AU - Tyson, M. D.

AU - Castle, Erik P

AU - Ko, E. Y.

AU - Andrews, P. E.

AU - Heilman, R. L.

AU - Mekeel, K. L.

AU - Moss, A. A.

AU - Mulligan, D. C.

AU - Reddy, Kunam Sudhakar

PY - 2011/5

Y1 - 2011/5

N2 - Objectives: To compare the postoperative complications and survival metrics after multiple renal arteries (MRA) and single renal artery (SRA) laparoscopically procured living donor kidney transplantation (LLDKT). MRA are the most frequently encountered anatomic variation during kidney transplantation. The longterm outcomes of LLDKT with MRA are not well characterized. Methods: A retrospective review of our institution's LLDKT database was performed. All surgeries were performed at a single tertiary care academic center between June 1999 and September 2008. Patients were divided into 2 cohorts (MRA vs. SRA), and analysis was limited to patients with at least 1-year follow-up. Results: Of 584 LLDKTs, 510 had at least 1-year follow-up (median: 36 months). A total of 393 grafts had an SRA, whereas 117 (23%) had MRA. When complications were stratified by the Clavien classification system, no differences were noted between groups (P = .5). Furthermore, rates of vascular (P = .2) and urological (P = .9) complications were similar between groups. There was, however, a higher incidence of slow graft function in the MRA group (P = .01), despite similar rates of delayed graft function (P = .9) and acute rejection (P = .4). Furthermore, allograft survival was similar between both groups with 76% of MRA and 81% of SRA grafts functioning at 5 years (P = .49). Patient overall survival was likewise similar between groups with 88% of MRA and 86% of SRA recipients surviving at 5 years (P = .76). Conclusions: Despite a higher incidence slow graft function, MRA in LLDKT does not adversely affect longterm allograft and patient overall survival.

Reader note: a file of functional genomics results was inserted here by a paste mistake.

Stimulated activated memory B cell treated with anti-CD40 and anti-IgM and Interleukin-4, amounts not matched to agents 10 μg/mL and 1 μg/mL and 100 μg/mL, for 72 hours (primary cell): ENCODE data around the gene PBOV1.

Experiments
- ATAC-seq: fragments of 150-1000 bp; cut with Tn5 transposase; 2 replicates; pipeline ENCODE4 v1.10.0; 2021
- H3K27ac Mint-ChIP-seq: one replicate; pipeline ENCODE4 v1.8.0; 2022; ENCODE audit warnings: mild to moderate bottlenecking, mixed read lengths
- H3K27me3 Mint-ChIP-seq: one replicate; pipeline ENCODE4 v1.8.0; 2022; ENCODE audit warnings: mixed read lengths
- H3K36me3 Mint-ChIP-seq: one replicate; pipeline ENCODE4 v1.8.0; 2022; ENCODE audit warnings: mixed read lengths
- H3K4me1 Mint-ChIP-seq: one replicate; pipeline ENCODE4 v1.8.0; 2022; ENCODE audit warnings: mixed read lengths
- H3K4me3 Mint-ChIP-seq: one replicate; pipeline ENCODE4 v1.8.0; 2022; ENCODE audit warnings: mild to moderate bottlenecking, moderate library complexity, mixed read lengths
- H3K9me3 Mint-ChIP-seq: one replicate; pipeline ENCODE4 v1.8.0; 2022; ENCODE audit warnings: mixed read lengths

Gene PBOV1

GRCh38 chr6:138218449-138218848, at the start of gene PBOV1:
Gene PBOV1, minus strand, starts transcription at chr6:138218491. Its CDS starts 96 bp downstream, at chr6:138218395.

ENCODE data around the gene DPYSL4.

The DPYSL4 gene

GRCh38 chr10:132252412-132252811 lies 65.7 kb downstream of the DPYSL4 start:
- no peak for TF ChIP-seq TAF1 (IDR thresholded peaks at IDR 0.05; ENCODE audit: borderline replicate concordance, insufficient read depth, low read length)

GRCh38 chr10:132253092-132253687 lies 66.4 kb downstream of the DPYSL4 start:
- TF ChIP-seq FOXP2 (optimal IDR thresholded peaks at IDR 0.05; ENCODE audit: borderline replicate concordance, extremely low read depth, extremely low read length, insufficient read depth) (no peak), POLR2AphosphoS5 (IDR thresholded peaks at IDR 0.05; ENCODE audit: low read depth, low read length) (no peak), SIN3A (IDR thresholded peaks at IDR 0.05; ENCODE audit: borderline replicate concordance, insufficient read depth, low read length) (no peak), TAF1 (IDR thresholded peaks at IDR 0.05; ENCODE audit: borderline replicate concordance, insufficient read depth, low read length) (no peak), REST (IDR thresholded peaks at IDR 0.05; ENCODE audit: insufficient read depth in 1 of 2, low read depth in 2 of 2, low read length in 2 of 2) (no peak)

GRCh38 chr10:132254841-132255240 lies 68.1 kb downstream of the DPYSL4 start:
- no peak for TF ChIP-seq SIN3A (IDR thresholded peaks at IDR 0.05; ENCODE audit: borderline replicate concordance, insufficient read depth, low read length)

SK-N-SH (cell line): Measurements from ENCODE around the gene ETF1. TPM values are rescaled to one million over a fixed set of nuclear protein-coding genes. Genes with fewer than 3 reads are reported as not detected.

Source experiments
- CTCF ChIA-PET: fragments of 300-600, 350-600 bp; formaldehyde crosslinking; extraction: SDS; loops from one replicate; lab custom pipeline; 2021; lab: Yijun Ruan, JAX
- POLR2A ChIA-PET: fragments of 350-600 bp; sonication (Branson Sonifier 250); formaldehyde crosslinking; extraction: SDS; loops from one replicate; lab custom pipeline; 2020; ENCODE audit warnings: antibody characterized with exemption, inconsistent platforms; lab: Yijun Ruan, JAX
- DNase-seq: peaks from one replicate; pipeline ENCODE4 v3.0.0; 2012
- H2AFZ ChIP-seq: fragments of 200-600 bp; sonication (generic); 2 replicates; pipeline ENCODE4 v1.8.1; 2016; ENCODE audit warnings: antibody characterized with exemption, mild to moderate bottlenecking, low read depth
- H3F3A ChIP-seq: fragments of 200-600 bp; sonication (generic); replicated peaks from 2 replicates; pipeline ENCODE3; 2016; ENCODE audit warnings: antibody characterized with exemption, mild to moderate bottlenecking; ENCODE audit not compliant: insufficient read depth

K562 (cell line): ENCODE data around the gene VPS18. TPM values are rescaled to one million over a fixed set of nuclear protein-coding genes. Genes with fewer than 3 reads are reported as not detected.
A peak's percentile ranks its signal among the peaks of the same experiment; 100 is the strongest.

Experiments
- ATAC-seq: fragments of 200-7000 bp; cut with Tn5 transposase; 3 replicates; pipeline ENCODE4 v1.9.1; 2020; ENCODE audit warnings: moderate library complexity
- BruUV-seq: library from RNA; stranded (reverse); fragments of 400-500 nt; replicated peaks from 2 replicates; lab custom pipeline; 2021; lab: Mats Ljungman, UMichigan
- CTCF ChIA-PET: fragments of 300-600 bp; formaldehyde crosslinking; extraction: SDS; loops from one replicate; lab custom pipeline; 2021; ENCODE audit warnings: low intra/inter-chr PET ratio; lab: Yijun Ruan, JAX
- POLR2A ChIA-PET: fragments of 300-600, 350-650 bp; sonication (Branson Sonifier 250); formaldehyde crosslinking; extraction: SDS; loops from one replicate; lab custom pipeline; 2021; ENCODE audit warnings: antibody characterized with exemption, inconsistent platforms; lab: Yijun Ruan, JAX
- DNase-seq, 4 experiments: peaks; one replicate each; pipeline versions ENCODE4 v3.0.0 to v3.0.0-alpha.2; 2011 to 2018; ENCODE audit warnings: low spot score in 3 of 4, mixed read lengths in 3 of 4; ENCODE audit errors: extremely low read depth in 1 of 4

AB - Objectives: To compare the postoperative complications and survival metrics after multiple renal arteries (MRA) and single renal artery (SRA) laparoscopically procured living donor kidney transplantation (LLDKT). MRA are the most frequently encountered anatomic variation during kidney transplantation. The longterm outcomes of LLDKT with MRA are not well characterized. Methods: A retrospective review of our institution's LLDKT database was performed. All surgeries were performed at a single tertiary care academic center between June 1999 and September 2008. Patients were divided into 2 cohorts (MRA vs. SRA), and analysis was limited to patients with at least 1-year follow-up. Results: Of 584 LLDKTs, 510 had at least 1-year follow-up (median: 36 months). A total of 393 grafts had an SRA, whereas 117 (23%) had MRA. When complications were stratified by the Clavien classification system, no differences were noted between groups (P = .5). Furthermore, rates of vascular (P = .2) and urological (P = .9) complications were similar between groups. There was, however, a higher incidence of slow graft function in the MRA group (P = .01), despite similar rates of delayed graft function (P = .9) and acute rejection (P = .4). Furthermore, allograft survival was similar between both groups with 76% of MRA and 81% of SRA grafts functioning at 5 years (P = .49). Patient overall survival was likewise similar between groups with 88% of MRA and 86% of SRA recipients surviving at 5 years (P = .76). Conclusions: Despite a higher incidence slow graft function, MRA in LLDKT does not adversely affect longterm allograft and patient overall survival.